Wednesday marked my colegio’s first official special event day: the start of inter- and intrascholastic sports tournaments. The best way to describe it is field day.

Profes vs. Students

The Gimnasio Moderno Santa Barbara Sports Day (I’m sure it had a more official name) started off with an hour of sitting around doing nothing while the 11th graders put up balloons, posters and the compulsory sound system in the courtyard. Next came the parade. When I saw “parade” on the day’s schedule, I thought it would be a cute little stroll around the courtyard, maybe with a few kids from each grade doing something sporty.

High schoolers not so psyched to parade

Parade actually meant a parade. All 180-something students lined up by grade, led by classmates deemed responsible enough to carry signs and balls, and marched through the streets of Tabio. In the lead was a car with a decked-out sound system blasting dance music, and a volunteer firefighter truck making things official in the back. We covered about 90% of Tabio on foot, marching along to songs that are absolutely not appropriate for an all-grades Catholic school, and even less so at 8:30 am. All I could think of was how livid I would be if I were trying to sleep off a hangover and a “Sweet Dreams” remix was echoing through my window at that hour. Not one of the dozen spectators seemed phased, however.

8 am parading

After the parade, the national anthem, the Tabio anthem, the school anthem, the athletics anthem, the lighting of a large torch by 11th graders that I would never trust with live flames and some brief speeches, the teachers were put on display with various field day-type activities (that I rocked.)

Gang's all here.

White girl ups

At the morning break, the staff social committee held a birthday celebration for January and February birthdays with cake and soda. On that note, I’m glad Camp America takes group eating opportunities so seriously because working there really prepared me for Colombia. GMSB’s students and teachers enjoy desserts and special lunches for every possible occasion.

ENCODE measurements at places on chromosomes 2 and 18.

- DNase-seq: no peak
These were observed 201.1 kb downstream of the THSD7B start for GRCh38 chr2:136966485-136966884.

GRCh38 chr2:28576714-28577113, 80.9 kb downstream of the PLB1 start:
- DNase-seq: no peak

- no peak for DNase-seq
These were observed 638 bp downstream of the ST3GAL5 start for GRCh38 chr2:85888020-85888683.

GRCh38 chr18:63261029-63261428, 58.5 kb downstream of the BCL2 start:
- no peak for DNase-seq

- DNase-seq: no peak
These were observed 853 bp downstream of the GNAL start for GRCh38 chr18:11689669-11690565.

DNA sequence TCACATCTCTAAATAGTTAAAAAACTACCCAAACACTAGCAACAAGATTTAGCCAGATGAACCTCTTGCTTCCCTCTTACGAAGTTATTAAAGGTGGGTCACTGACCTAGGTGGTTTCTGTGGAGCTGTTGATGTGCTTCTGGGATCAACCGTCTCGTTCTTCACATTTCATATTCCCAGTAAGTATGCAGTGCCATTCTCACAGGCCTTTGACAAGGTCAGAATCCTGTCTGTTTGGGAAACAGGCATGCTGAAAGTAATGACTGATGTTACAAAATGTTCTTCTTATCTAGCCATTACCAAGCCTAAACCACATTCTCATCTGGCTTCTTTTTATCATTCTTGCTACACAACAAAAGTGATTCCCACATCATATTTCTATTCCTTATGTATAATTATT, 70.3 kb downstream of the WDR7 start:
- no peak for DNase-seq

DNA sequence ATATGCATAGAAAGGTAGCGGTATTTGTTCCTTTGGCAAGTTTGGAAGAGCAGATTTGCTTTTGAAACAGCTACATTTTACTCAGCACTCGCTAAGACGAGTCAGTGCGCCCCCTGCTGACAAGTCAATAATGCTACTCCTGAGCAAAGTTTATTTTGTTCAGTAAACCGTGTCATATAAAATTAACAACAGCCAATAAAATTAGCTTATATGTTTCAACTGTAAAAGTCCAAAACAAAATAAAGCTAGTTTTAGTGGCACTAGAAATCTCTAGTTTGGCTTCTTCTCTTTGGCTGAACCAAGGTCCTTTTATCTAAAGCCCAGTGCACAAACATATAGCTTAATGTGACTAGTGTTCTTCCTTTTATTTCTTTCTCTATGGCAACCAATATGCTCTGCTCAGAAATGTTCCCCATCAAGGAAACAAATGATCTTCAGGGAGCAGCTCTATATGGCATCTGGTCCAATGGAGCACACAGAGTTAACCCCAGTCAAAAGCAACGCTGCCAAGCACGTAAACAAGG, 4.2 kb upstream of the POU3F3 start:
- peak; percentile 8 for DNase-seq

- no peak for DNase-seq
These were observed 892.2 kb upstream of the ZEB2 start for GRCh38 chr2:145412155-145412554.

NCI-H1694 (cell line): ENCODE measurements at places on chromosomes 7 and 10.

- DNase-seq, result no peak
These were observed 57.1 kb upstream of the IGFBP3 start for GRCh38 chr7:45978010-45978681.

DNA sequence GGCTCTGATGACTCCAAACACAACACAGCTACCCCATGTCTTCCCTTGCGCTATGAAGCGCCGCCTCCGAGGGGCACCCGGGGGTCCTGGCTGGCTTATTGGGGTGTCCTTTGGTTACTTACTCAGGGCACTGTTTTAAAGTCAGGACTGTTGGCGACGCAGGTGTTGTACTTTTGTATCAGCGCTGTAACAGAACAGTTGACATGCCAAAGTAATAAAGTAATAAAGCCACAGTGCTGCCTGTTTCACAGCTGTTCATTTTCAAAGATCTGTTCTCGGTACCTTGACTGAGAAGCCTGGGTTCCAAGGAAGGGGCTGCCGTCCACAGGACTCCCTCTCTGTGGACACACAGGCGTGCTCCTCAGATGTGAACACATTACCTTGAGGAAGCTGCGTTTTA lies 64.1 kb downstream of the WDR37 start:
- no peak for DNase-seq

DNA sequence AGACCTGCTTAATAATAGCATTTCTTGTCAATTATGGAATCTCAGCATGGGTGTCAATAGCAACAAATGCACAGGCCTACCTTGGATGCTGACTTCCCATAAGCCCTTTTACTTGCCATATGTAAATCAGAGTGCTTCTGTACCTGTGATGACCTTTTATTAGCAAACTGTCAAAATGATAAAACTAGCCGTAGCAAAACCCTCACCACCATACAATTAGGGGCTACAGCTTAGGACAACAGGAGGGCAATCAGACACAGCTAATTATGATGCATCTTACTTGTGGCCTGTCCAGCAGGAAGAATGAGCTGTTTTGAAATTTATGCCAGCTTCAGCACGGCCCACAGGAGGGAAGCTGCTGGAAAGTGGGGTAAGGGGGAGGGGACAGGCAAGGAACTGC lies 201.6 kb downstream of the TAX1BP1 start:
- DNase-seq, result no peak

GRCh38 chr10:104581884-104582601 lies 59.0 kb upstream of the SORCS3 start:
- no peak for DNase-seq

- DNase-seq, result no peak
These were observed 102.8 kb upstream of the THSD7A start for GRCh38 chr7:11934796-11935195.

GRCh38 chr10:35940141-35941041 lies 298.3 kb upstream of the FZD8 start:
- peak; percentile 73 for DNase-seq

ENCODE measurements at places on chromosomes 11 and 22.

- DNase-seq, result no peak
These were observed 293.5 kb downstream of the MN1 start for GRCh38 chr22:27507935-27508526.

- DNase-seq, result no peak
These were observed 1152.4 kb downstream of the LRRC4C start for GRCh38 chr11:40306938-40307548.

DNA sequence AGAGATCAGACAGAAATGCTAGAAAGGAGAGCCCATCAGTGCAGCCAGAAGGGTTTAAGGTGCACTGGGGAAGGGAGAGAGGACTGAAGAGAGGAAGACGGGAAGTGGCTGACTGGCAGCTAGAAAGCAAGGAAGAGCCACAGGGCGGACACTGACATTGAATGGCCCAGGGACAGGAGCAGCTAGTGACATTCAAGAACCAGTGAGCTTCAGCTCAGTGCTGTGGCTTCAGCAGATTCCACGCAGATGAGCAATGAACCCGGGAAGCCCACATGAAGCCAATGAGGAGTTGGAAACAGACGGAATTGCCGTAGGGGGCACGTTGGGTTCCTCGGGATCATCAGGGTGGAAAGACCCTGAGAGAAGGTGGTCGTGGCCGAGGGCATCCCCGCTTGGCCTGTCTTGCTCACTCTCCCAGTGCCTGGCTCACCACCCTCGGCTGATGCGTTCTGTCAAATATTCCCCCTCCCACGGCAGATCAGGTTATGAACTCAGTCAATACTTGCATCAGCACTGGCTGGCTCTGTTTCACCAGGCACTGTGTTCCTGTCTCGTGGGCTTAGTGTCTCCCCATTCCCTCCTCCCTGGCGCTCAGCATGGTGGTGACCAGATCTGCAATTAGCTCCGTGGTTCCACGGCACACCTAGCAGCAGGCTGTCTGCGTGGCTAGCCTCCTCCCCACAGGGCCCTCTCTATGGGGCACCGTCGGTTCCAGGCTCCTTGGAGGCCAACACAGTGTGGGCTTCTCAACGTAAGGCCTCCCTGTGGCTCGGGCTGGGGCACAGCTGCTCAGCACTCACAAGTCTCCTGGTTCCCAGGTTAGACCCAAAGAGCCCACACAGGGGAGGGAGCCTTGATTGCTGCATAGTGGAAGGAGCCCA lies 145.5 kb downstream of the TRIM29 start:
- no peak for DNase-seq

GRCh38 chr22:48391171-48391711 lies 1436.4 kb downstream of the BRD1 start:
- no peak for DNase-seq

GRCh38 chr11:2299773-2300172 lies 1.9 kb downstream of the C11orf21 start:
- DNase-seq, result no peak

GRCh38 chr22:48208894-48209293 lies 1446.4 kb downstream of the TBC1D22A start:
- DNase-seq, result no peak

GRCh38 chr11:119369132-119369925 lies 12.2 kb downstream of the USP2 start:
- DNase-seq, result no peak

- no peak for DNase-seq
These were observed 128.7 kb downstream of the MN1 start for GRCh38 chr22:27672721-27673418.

The afternoon was reserved for teachers vs. 10-11 grade men’s soccer and co-ed volleyball games. In a major lapse of judgment I volunteered for the volleyball team, mainly because someone flattered me by telling the other teachers I was athletic and I have problems turning down competition. As soon as we started playing I remembered that I really hate volleyball and I’m bad at it. I don’t want to hit this ball up in the air over a net, I want to catch it and run fast and throw people at the ground. Regardless, it was fun and the teachers won.

Speaking of rugby, one of my absolute favorite students randomly owns a ball and brought it to school. The 7th and 8th grade boys are more than obsessed with sports of all kinds so I’ve been trying to teach them some basics. Although they insist on throwing it like a football, I think they respect me a bit more now.

CRAZY 8th grade boys trying to learn rugby

If not productive, the start of intercursos was a great day. I let English go for the day and chatted with students and teachers in the sun over the constant blaring music. The easy, carefree vibe reflected a lot of the wonderful things about the colegio, and helped me remember that verb tenses aren’t going to dictate my time in Colombia.

How else do you get the rugby ball stuck in the bushes?